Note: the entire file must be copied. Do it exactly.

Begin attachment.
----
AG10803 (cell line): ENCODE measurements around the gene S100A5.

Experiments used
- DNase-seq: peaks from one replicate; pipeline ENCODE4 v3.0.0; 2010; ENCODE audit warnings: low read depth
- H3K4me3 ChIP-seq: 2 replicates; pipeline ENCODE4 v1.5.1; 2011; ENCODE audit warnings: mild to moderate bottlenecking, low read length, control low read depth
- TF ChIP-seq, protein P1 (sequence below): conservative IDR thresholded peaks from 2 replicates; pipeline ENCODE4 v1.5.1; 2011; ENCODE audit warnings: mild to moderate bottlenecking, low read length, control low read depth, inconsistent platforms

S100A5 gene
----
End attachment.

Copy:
AG10803 (cell line): ENCODE measurements around the gene S100A5.

Experiments used
- DNase-seq: peaks from one replicate; pipeline ENCODE4 v3.0.0; 2010; ENCODE audit warnings: low read depth
- H3K4me3 ChIP-seq: 2 replicates; pipeline ENCODE4 v1.5.1; 2011; ENCODE audit warnings: mild to moderate bottlenecking, low read length, control low read depth
- TF ChIP-seq, protein P1 (sequence below): conservative IDR thresholded peaks from 2 replicates; pipeline ENCODE4 v1.5.1; 2011; ENCODE audit warnings: mild to moderate bottlenecking, low read length, control low read depth, inconsistent platforms

S100A5 gene